Most organizations conduct annual or quarterly access reviews. But again, legacy Identity Governance and Administration (IGA) tools only see the groups and access profiles an identity has, plus, if they’re lucky, a brief description of the permissions included. Even if this description is accurate, the reviewer rarely has enough context to make an informed decision. Does the employee really need all the access granted by a given group? Is there another group that would give the employee the access they actually need while granting fewer total permissions? Without this kind of context, access reviews are not effective at finding and removing excessive permissions.

Finally, identity governance tools rarely have insight into the world of machine identities, even though machine identities outnumber humans in the cloud by more than ten to one. When a developer initially sets up, for example, a Lambda function in AWS, they will create IAM policies that reflect the access they expect the function to need. But if they make an error, or use built-in template policies that grant wildcard access to a wide range of resources, it’s likely that their initial decisions will never be revisited.

How to fix excessive permissions

To crack down on excessive permissions you first need to tackle the visibility problem. IAM teams need to be able to see, when they first make an access decision, what permissions they’re actually granting, so that they can determine the appropriate way to fulfill an access request in accordance with least privilege.

Secondly, you need to develop business intelligence and metrics to help you spot excessive privilege. For example, if an employee has access to a high percentage of your total number of resources: Snowflake tables, storage buckets, shared drives, etc, they are likely to have excessive permissions. Think of it as an employee having a high “blast radius”, since an attacker who can compromise their credentials will be able to do a lot of damage.

Lastly, you need to automate continuous monitoring of permissions across your stack. This means monitoring both for risk factors, like high blast radius, and for changes in access to your “crown jewels”—specific high-value resources like personally-identifying information, financial information and payment data. Automated monitoring allows you to fix excess privilege without having to wait for a review cycle, or worse for a successful attack, to find out that you have a problem.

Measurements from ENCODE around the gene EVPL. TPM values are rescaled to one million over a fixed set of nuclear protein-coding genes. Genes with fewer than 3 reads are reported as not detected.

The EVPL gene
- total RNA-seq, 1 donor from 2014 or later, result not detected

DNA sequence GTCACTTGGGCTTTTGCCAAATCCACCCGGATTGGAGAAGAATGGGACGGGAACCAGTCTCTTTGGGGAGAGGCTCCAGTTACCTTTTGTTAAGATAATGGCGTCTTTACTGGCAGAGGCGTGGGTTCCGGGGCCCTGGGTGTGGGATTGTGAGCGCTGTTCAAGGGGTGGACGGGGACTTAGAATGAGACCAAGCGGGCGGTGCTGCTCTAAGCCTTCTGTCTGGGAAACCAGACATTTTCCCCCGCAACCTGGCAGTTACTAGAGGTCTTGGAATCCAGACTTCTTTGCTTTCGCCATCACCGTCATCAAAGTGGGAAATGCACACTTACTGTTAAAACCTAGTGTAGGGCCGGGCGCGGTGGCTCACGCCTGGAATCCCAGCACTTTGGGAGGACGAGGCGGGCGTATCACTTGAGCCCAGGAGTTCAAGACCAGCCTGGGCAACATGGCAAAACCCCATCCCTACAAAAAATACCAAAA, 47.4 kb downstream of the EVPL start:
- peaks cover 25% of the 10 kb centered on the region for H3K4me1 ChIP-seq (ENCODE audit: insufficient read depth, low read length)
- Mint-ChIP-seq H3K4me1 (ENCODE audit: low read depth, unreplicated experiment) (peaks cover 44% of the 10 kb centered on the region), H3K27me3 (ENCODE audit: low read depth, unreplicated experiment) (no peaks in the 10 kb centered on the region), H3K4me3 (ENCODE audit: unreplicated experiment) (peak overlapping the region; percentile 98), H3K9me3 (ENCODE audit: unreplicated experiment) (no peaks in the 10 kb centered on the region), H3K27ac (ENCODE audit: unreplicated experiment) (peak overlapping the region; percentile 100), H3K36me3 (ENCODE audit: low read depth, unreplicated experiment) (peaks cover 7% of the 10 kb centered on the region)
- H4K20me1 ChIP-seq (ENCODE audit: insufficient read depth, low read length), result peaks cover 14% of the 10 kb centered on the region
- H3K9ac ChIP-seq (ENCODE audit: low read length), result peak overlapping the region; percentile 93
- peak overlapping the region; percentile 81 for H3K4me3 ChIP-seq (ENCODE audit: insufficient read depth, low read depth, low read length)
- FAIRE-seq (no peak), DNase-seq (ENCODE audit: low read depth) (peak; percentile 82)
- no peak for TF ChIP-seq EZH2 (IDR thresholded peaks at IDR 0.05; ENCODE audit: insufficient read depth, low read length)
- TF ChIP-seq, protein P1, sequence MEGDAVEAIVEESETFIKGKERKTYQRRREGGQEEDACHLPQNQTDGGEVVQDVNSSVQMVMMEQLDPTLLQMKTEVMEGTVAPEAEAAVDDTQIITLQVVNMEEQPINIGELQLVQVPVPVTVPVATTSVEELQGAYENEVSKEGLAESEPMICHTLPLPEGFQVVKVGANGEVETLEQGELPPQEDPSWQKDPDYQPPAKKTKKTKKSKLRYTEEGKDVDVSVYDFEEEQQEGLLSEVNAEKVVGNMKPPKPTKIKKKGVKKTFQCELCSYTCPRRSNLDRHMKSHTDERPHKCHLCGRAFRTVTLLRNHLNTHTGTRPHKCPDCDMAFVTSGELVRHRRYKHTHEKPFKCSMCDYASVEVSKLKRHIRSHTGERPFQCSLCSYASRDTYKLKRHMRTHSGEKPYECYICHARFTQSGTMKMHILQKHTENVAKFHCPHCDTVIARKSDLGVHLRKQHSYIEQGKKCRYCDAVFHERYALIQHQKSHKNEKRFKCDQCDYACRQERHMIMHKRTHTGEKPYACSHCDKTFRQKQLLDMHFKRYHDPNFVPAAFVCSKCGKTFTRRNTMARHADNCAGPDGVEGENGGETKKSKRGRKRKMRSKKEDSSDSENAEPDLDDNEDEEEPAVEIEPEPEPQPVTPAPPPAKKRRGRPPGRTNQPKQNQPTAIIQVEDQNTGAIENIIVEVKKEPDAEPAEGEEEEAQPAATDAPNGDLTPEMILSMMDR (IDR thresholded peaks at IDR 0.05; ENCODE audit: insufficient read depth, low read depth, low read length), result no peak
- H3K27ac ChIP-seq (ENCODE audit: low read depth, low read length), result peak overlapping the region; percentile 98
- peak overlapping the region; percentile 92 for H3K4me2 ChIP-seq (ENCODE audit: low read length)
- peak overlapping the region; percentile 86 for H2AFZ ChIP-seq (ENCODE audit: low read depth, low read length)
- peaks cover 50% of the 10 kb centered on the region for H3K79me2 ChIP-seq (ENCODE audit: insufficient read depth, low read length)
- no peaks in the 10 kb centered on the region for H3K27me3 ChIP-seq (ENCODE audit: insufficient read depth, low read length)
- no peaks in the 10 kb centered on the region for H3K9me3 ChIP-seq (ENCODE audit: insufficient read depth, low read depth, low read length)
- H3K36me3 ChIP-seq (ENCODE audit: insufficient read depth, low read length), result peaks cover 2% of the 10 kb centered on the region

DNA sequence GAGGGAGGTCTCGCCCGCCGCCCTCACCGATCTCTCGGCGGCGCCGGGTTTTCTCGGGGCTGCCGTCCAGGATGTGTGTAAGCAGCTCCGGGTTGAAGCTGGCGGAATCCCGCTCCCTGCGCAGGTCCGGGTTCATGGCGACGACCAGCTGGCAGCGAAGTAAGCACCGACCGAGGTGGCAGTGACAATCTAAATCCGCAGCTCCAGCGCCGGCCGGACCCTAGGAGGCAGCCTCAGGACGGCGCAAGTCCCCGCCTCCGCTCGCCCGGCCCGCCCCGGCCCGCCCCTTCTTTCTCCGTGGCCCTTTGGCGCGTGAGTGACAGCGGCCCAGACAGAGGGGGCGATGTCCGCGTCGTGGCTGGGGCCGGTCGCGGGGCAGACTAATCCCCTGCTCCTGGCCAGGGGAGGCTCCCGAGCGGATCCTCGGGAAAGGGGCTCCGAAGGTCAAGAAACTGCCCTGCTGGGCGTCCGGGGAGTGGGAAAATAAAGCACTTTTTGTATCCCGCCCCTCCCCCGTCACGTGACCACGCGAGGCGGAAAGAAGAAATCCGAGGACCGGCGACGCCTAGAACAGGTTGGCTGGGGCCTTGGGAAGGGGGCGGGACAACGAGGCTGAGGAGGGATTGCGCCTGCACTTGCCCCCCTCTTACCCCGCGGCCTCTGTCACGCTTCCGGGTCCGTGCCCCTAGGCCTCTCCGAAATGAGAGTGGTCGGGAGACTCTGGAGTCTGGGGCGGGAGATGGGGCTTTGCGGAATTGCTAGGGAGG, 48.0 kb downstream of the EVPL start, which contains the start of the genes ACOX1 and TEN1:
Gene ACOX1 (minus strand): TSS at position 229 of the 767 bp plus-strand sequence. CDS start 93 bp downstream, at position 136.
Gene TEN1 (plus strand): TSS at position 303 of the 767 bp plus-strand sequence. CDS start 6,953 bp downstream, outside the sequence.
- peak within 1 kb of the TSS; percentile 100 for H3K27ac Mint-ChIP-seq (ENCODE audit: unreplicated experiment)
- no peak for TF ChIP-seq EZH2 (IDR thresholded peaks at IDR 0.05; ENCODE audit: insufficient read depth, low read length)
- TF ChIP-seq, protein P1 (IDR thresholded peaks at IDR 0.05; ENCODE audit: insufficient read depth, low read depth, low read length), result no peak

How Veza can help

Unlike legacy IGA tools, Veza’s Authorization Graph can connect any identity—human or machine—with its actual permissions to any resource. IT and IAM teams can use this visibility to validate the outcomes of provisioning and make sure that employees get the access they need and no more.

Veza’s powerful query builder also makes it simple to triage your risks and identify employees or machine identities with a high blast radius, so that you can focus your efforts on your most critical risk areas.

Finally, Veza can continuously monitor your “state of authorization”, or the permissions held by all identities across your environment. For example, you can set up an automation to monitor for any new access to a table in Snowflake containing customer data, or an S3 bucket in AWS containing payment card information (PCI). By integrating with SIEM tools like ServiceNow, Veza can initiate workflows to fix excessive permissions as soon as they arise.

Learn more

This is part three in our Field Guide to Bad Permissions series. Read our posts on ungoverned and expired permissions, and check back on the Veza blog next week for part four, examining policy-violating permissions.

In the meantime, to learn more about how Veza can tighten up your identity security, take a self-guided tour of our key integrations, or schedule a personalized demo.